Research says power down to thrive on. UK Health Coach Amy Rodquist-Kodet offers a two-minute tip about paying attention to smartphone usage in this video.
Below are tips and research referenced in the video.
Two new studies support your sense that you will be happier (and less stressed) if you check your phone less often. A study of college students at Kent State University found that people who check their phones frequently tend to experience higher levels of distress during their leisure time (when they intend to relax!).
In another study, Elizabeth Dunn and Kostadin Kushlev regulated how frequently participants checked their email throughout the day. Those aiming to reduce their email checking to only three times a day (vs. an average of 15 times) were less tense and less stressed overall.
Researcher and sociologist Dr. Christine Carter has created an action plan for checking email, social media and messages on your phone just a few times a day – intentionally, not impulsively. Here’s Dr. Carter’s plan to lower your stress and tension and put you back in the driver’s seat – not your smartphone:
1. Make a strategic decision about when you will check your email and messages.
“I check my email quickly before work to delete or unsubscribe from junk and respond to anything urgent. I respond to everything else in my work email at 3 p.m. and my home email at 7:45 p.m. I actually block this time out on my calendar as a recurring task, and then move it around as necessary – that way I check strategically, not impulsively.”
2. Tell your family and colleagues that you are establishing a strategic checking schedule.
“Worried that people will see you as unresponsive or slacking at work? Leslie Perlow’s research indicates otherwise; in fact, your colleagues will likely notice your increased productivity and see you as more collaborative, efficient and effective when you reduce constant phone and email monitoring.”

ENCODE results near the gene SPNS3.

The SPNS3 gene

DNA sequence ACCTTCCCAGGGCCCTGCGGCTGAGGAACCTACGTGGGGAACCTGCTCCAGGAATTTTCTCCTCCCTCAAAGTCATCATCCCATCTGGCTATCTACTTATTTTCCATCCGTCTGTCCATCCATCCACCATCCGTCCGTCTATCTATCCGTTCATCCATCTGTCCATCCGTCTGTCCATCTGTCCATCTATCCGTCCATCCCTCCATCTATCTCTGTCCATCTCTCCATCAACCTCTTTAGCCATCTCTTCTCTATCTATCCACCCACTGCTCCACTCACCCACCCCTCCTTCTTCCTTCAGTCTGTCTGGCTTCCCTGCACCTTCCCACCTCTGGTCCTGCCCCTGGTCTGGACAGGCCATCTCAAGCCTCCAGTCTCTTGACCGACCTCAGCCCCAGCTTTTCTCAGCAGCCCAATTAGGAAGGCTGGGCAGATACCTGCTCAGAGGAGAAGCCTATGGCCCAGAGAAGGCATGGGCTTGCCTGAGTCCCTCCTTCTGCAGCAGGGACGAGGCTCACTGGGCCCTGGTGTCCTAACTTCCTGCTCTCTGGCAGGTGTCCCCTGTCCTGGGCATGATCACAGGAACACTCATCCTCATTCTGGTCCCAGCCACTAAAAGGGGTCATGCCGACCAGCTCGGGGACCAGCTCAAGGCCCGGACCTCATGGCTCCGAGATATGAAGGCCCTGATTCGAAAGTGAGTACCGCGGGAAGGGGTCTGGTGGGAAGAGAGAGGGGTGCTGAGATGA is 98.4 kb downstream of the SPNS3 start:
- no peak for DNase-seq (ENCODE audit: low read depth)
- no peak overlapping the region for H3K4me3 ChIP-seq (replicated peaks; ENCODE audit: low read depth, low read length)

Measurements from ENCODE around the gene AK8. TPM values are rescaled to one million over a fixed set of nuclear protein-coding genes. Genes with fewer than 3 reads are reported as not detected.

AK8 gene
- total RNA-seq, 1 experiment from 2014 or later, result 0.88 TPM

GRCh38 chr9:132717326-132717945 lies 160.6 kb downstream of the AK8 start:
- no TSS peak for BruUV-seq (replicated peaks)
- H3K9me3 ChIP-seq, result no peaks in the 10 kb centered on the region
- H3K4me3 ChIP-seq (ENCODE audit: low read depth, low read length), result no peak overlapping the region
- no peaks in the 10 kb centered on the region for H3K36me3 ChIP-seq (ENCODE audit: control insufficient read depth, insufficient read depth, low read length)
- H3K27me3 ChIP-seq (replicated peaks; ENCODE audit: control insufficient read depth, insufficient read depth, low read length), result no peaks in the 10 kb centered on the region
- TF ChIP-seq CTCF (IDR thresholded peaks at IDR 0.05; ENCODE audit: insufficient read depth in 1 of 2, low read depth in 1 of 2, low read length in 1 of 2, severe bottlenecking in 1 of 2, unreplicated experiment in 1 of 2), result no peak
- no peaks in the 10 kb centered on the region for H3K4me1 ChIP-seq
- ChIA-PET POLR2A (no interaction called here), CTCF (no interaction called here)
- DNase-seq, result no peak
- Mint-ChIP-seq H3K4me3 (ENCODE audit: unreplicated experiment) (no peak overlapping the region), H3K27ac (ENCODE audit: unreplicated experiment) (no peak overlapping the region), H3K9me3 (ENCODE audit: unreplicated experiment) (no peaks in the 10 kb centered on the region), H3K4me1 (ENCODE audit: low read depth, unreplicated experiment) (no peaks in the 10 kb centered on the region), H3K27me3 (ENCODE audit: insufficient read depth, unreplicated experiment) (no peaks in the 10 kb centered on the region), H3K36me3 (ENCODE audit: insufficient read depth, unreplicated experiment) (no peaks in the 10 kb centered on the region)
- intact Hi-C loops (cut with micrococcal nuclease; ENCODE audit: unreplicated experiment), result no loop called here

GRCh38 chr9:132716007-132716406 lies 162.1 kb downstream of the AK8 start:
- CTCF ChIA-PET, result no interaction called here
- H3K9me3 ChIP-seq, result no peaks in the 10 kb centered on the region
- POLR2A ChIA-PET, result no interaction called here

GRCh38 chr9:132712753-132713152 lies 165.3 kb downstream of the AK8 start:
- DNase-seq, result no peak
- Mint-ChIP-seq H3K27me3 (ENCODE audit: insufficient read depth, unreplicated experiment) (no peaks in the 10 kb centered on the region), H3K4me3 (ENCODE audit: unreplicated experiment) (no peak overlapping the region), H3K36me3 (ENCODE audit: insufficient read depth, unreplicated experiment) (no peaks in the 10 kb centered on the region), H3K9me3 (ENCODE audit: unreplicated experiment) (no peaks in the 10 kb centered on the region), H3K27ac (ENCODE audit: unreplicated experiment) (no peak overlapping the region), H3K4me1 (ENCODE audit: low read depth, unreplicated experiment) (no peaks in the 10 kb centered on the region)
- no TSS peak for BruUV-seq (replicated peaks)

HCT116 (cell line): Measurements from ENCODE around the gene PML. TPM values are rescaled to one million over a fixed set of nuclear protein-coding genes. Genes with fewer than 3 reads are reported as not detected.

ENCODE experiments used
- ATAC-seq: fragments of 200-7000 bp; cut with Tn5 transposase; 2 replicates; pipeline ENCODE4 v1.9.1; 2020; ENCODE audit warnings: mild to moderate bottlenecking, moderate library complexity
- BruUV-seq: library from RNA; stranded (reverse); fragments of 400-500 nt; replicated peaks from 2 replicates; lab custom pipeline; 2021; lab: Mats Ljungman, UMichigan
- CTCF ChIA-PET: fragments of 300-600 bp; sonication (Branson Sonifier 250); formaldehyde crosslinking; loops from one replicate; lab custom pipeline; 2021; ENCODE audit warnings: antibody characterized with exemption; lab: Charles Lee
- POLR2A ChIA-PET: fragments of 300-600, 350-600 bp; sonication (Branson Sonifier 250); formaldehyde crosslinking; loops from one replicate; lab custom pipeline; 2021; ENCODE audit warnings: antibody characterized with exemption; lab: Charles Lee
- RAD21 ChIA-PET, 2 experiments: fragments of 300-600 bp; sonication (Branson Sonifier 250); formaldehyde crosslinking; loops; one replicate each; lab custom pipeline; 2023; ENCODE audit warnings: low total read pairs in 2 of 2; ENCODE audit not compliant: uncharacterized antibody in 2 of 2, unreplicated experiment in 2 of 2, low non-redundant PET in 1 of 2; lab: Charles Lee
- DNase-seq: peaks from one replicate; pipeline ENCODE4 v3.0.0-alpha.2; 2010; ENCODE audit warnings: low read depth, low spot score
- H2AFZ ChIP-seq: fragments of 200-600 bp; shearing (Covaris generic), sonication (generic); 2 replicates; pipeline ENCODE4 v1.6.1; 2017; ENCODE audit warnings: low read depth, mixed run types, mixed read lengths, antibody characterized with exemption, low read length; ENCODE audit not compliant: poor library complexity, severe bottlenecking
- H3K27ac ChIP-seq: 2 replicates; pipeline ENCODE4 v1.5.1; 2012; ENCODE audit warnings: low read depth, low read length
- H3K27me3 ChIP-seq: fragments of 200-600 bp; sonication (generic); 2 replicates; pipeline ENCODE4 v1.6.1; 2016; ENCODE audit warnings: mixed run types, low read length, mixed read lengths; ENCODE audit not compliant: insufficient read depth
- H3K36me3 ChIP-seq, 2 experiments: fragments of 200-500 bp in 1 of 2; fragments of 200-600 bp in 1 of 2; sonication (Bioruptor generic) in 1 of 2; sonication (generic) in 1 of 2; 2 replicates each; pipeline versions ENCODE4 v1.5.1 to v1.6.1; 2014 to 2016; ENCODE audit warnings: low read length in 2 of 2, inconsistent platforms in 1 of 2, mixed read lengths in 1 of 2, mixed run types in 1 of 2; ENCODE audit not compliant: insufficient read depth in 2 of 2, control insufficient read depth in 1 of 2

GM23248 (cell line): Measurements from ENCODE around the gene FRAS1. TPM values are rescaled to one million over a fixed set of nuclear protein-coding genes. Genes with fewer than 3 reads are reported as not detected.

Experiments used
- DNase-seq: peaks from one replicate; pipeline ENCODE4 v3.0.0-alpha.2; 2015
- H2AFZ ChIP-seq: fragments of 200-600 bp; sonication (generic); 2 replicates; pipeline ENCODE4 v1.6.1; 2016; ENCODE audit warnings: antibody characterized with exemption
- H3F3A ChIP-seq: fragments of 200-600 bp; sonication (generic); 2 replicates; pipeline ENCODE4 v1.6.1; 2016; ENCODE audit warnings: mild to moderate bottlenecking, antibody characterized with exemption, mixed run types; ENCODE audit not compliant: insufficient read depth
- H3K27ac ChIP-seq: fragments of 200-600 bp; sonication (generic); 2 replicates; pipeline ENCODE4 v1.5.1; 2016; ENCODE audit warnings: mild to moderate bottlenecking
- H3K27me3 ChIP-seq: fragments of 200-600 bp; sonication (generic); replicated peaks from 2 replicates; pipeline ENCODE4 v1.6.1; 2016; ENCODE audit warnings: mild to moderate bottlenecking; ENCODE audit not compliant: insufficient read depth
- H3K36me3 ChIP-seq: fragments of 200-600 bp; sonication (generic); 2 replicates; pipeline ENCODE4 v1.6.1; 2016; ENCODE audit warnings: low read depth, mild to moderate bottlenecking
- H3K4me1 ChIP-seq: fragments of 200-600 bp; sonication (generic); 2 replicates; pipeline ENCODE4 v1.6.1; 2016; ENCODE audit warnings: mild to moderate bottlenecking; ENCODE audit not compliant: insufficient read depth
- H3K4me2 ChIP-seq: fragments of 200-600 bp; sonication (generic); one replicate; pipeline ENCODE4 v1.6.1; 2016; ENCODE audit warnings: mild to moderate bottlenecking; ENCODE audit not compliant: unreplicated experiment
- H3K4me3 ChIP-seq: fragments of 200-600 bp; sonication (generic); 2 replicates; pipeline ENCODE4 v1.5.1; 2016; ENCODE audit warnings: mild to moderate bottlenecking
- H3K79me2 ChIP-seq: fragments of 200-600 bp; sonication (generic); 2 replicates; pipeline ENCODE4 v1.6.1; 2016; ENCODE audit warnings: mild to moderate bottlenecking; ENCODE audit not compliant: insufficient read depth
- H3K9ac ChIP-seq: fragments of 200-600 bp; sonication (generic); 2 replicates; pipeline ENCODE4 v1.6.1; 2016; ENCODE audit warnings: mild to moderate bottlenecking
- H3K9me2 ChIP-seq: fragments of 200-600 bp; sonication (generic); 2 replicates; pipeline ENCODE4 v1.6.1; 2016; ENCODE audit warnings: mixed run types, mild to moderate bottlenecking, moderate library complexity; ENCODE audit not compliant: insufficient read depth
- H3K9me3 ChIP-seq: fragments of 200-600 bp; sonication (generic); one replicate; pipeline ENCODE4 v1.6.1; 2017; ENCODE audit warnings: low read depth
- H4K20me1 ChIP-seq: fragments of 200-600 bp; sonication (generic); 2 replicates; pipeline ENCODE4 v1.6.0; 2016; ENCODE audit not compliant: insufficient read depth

3. Remove distractions.
“Set your mobile devices to automatically go into sleep mode an hour before you go to bed until your first pre-determined checking time. Consider removing email from your phone, or at least moving it to a back “page” of apps, so that you don’t see it if you are turning off your alarm or using another app.
I think of this as hiding the Halloween candy: If you wanted to eat less candy, you wouldn’t put a bowl of it on your bedside table, bathroom counter, kitchen table, dashboard and desk at work – right? So don’t do that with the slot machine that is your smartphone. While you are on your computer working (or in the car driving), keep your email program closed. Turn all notifications off. Put your phone in sleep mode. This may seem drastic, but trust me. Your life is about to get way better.”
4. Focus on other things.
“Now, do your most important work or something that brings you peace or joy. Replace checking your smartphone constantly with something better. I set reminders for two-minute relaxation breaks three times a day, when I take a dozen deep breaths (breathing in for 5 seconds, and out for 5 seconds). This triggers our vagus nerve, inducing a feeling of calm, and reversing the ill-effects of stress.”
5. Savor the benefits of this effort. You will likely start sleeping better.
“You’ll be more focused, productive and efficient at work. You’ll have a heck of a lot more time to do the things that really matter in your life, things that bring lasting happiness. But none of those benefits really matters unless you take the time to enjoy them. Studies by Fred Bryant suggest that by consciously and deliberately savoring positive events in our life, we can increase the amount of happiness we derive from them in the short and long run. So enjoy being less stressed and less tense – relish your new life.”